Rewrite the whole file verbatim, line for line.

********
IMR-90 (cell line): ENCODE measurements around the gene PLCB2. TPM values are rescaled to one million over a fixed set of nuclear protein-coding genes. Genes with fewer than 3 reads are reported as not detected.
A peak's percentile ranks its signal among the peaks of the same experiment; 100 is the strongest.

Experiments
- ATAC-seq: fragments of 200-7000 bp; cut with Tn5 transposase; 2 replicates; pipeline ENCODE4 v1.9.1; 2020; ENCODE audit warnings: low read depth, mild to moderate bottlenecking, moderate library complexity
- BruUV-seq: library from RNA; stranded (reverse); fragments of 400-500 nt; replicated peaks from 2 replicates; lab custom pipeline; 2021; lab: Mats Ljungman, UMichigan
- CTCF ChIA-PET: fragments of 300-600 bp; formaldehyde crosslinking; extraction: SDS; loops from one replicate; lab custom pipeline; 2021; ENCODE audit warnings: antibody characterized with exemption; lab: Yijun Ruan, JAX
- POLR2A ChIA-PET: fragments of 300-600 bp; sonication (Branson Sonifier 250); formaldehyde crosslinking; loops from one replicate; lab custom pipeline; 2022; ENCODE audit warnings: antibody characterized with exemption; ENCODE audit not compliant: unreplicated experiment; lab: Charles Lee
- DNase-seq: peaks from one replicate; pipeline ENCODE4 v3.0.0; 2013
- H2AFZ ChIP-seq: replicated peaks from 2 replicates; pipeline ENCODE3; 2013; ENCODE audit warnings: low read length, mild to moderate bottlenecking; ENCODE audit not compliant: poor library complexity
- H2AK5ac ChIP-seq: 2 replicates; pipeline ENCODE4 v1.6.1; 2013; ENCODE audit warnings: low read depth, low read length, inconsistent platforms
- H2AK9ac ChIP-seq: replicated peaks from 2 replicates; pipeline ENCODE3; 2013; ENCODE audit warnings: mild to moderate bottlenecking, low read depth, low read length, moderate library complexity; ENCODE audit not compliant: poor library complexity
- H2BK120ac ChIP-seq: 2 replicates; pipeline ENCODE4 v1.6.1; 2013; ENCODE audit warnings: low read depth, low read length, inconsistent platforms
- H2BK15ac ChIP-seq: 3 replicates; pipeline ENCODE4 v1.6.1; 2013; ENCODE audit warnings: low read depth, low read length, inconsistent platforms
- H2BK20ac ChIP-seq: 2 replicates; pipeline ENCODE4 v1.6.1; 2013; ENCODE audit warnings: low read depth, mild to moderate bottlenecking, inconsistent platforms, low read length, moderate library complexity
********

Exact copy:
IMR-90 (cell line): ENCODE measurements around the gene PLCB2. TPM values are rescaled to one million over a fixed set of nuclear protein-coding genes. Genes with fewer than 3 reads are reported as not detected.
A peak's percentile ranks its signal among the peaks of the same experiment; 100 is the strongest.

Experiments
- ATAC-seq: fragments of 200-7000 bp; cut with Tn5 transposase; 2 replicates; pipeline ENCODE4 v1.9.1; 2020; ENCODE audit warnings: low read depth, mild to moderate bottlenecking, moderate library complexity
- BruUV-seq: library from RNA; stranded (reverse); fragments of 400-500 nt; replicated peaks from 2 replicates; lab custom pipeline; 2021; lab: Mats Ljungman, UMichigan
- CTCF ChIA-PET: fragments of 300-600 bp; formaldehyde crosslinking; extraction: SDS; loops from one replicate; lab custom pipeline; 2021; ENCODE audit warnings: antibody characterized with exemption; lab: Yijun Ruan, JAX
- POLR2A ChIA-PET: fragments of 300-600 bp; sonication (Branson Sonifier 250); formaldehyde crosslinking; loops from one replicate; lab custom pipeline; 2022; ENCODE audit warnings: antibody characterized with exemption; ENCODE audit not compliant: unreplicated experiment; lab: Charles Lee
- DNase-seq: peaks from one replicate; pipeline ENCODE4 v3.0.0; 2013
- H2AFZ ChIP-seq: replicated peaks from 2 replicates; pipeline ENCODE3; 2013; ENCODE audit warnings: low read length, mild to moderate bottlenecking; ENCODE audit not compliant: poor library complexity
- H2AK5ac ChIP-seq: 2 replicates; pipeline ENCODE4 v1.6.1; 2013; ENCODE audit warnings: low read depth, low read length, inconsistent platforms
- H2AK9ac ChIP-seq: replicated peaks from 2 replicates; pipeline ENCODE3; 2013; ENCODE audit warnings: mild to moderate bottlenecking, low read depth, low read length, moderate library complexity; ENCODE audit not compliant: poor library complexity
- H2BK120ac ChIP-seq: 2 replicates; pipeline ENCODE4 v1.6.1; 2013; ENCODE audit warnings: low read depth, low read length, inconsistent platforms
- H2BK15ac ChIP-seq: 3 replicates; pipeline ENCODE4 v1.6.1; 2013; ENCODE audit warnings: low read depth, low read length, inconsistent platforms
- H2BK20ac ChIP-seq: 2 replicates; pipeline ENCODE4 v1.6.1; 2013; ENCODE audit warnings: low read depth, mild to moderate bottlenecking, inconsistent platforms, low read length, moderate library complexity